19. Peter 24 January 2013 at 6:13 pm - Reply

    Saga are a disgrace. We were due to fly out to Agentina on 27th Jan to join the ship – they only told us of the cancellation today 24th Jan. They even sent us the tickets last week!
    Compensation? “You can have your money back” was what we were told today.

  20. Lesley 27 January 2013 at 5:19 pm - Reply

    re delays to Sapphire when she took shelter in Vigo – this was after she went through force 11/12 winds and very rough seas too that caused extensive damage to the ship both externally and internally. The crew on board were fantastic and did a grand job of keeping passengers informed and happy – even though a lot of them were also feeling the effects of the “male de mer”. For a change, well done Saga

  21. Fernando 4 February 2013 at 1:38 pm - Reply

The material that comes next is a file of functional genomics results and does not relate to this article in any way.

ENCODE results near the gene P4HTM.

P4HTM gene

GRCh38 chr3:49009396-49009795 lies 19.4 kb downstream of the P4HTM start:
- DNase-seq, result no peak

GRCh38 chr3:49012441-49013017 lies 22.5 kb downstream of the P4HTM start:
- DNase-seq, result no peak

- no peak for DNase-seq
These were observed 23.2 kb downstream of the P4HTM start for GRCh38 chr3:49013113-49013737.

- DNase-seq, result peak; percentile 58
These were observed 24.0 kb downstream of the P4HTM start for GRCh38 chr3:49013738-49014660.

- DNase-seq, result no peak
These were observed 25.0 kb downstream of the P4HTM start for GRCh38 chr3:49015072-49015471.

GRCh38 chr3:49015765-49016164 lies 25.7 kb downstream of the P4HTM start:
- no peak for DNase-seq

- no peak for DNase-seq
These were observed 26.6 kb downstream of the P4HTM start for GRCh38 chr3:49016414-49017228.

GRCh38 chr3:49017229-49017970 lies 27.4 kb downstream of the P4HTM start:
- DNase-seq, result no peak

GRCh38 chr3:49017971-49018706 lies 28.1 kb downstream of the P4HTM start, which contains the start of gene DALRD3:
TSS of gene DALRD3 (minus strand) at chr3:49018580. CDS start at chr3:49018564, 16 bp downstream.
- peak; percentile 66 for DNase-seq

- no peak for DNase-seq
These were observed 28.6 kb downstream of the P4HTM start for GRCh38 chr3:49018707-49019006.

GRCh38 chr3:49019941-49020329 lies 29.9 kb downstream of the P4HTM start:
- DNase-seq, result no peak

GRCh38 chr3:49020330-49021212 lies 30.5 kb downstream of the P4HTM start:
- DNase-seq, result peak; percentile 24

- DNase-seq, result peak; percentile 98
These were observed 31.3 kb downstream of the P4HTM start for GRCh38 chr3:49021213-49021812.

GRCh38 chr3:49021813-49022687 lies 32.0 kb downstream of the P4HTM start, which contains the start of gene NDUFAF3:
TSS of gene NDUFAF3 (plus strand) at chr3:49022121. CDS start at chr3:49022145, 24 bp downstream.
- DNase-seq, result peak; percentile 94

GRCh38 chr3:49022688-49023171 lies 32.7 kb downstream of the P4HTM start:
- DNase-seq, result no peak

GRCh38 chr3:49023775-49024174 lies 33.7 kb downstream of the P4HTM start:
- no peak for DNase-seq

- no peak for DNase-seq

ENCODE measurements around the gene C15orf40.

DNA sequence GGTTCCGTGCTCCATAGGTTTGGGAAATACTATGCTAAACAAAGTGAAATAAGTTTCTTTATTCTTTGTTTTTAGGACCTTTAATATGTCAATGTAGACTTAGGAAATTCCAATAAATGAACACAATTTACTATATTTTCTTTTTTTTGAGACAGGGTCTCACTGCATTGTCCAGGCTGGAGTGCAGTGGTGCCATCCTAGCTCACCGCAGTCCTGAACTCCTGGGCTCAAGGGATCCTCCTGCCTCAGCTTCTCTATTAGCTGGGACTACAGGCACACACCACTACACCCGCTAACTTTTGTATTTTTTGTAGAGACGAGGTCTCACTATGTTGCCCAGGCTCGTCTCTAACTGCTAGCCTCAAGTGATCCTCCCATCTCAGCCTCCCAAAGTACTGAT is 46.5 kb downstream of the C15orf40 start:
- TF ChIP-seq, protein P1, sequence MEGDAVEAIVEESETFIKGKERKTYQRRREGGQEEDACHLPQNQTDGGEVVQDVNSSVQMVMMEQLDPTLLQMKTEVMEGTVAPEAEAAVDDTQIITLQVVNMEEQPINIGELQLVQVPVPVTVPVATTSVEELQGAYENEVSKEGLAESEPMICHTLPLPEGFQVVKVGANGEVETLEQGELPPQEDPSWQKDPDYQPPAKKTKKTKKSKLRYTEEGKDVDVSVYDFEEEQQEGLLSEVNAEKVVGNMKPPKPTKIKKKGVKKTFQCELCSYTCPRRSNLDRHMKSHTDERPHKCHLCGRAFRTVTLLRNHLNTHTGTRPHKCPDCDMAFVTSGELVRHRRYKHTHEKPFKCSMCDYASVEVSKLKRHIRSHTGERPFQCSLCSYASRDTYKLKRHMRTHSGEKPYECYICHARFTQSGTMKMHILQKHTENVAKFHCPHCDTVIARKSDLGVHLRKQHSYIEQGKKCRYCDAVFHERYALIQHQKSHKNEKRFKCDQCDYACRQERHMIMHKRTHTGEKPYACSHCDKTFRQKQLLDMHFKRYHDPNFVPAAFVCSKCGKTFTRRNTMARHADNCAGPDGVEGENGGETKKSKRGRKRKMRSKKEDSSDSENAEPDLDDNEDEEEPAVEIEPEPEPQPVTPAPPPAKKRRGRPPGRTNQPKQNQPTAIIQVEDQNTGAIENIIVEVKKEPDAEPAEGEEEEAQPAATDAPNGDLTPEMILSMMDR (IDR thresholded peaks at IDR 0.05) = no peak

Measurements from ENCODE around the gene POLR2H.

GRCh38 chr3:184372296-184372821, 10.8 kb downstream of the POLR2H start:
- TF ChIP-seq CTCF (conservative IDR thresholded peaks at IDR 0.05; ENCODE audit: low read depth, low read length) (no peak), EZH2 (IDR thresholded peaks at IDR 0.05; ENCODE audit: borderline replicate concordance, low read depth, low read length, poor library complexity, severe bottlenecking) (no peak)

Shame. I would have liked to se her in Valparaíso, Chile one more time before she was out of the game…she used to visit often as the Vistafjord and the Caronia…

  22. Roger Wall 6 February 2013 at 10:24 pm - Reply

    Saga are closing down its forum they are in trouble with people criticising there cruises & holidays, the hole company must be in a mess, they are cutting back to 2 cruise ships, so watch out if you book with them.

  23. sal 7 February 2013 at 7:09 pm - Reply

    I agree with Roger that Saga closing down its forum pages sounds as if they want to hide something. Perhaps Captain Greybeard should start acting like a journalist and tell us what is going on, rather than being a voice of the cruise companies.

Leave A Comment